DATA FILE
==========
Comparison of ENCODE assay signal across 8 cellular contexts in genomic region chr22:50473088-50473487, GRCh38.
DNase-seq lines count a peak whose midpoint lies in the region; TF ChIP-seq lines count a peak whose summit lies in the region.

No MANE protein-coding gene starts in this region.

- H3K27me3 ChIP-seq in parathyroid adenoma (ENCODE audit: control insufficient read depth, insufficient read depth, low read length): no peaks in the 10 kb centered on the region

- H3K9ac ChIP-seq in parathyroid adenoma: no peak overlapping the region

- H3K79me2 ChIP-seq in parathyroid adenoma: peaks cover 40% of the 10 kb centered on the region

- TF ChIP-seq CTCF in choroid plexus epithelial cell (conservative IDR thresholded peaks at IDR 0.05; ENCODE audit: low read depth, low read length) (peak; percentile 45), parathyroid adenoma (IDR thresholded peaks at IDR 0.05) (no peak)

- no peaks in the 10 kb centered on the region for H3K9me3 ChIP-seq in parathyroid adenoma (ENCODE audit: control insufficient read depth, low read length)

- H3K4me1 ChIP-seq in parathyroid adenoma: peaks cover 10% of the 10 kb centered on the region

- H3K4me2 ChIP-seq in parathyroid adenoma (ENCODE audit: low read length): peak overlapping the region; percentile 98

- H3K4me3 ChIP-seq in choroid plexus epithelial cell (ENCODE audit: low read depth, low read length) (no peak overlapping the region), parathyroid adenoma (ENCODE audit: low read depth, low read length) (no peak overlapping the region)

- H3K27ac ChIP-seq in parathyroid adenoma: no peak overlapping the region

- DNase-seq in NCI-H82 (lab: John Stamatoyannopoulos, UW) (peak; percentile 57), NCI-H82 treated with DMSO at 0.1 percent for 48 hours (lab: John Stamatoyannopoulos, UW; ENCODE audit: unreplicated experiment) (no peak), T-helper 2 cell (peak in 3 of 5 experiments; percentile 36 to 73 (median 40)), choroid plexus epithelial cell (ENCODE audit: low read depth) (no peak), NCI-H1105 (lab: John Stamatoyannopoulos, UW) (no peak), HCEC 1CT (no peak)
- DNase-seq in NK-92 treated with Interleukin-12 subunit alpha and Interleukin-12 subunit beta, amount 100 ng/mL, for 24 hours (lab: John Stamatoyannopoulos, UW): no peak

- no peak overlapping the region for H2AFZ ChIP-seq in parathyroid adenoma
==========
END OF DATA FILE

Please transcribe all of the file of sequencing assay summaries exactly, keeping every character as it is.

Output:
Comparison of ENCODE assay signal across 8 cellular contexts in genomic region chr22:50473088-50473487, GRCh38.
DNase-seq lines count a peak whose midpoint lies in the region; TF ChIP-seq lines count a peak whose summit lies in the region.

No MANE protein-coding gene starts in this region.

- H3K27me3 ChIP-seq in parathyroid adenoma (ENCODE audit: control insufficient read depth, insufficient read depth, low read length): no peaks in the 10 kb centered on the region

- H3K9ac ChIP-seq in parathyroid adenoma: no peak overlapping the region

- H3K79me2 ChIP-seq in parathyroid adenoma: peaks cover 40% of the 10 kb centered on the region

- TF ChIP-seq CTCF in choroid plexus epithelial cell (conservative IDR thresholded peaks at IDR 0.05; ENCODE audit: low read depth, low read length) (peak; percentile 45), parathyroid adenoma (IDR thresholded peaks at IDR 0.05) (no peak)

- no peaks in the 10 kb centered on the region for H3K9me3 ChIP-seq in parathyroid adenoma (ENCODE audit: control insufficient read depth, low read length)

- H3K4me1 ChIP-seq in parathyroid adenoma: peaks cover 10% of the 10 kb centered on the region

- H3K4me2 ChIP-seq in parathyroid adenoma (ENCODE audit: low read length): peak overlapping the region; percentile 98

- H3K4me3 ChIP-seq in choroid plexus epithelial cell (ENCODE audit: low read depth, low read length) (no peak overlapping the region), parathyroid adenoma (ENCODE audit: low read depth, low read length) (no peak overlapping the region)

- H3K27ac ChIP-seq in parathyroid adenoma: no peak overlapping the region

- DNase-seq in NCI-H82 (lab: John Stamatoyannopoulos, UW) (peak; percentile 57), NCI-H82 treated with DMSO at 0.1 percent for 48 hours (lab: John Stamatoyannopoulos, UW; ENCODE audit: unreplicated experiment) (no peak), T-helper 2 cell (peak in 3 of 5 experiments; percentile 36 to 73 (median 40)), choroid plexus epithelial cell (ENCODE audit: low read depth) (no peak), NCI-H1105 (lab: John Stamatoyannopoulos, UW) (no peak), HCEC 1CT (no peak)
- DNase-seq in NK-92 treated with Interleukin-12 subunit alpha and Interleukin-12 subunit beta, amount 100 ng/mL, for 24 hours (lab: John Stamatoyannopoulos, UW): no peak

- no peak overlapping the region for H2AFZ ChIP-seq in parathyroid adenoma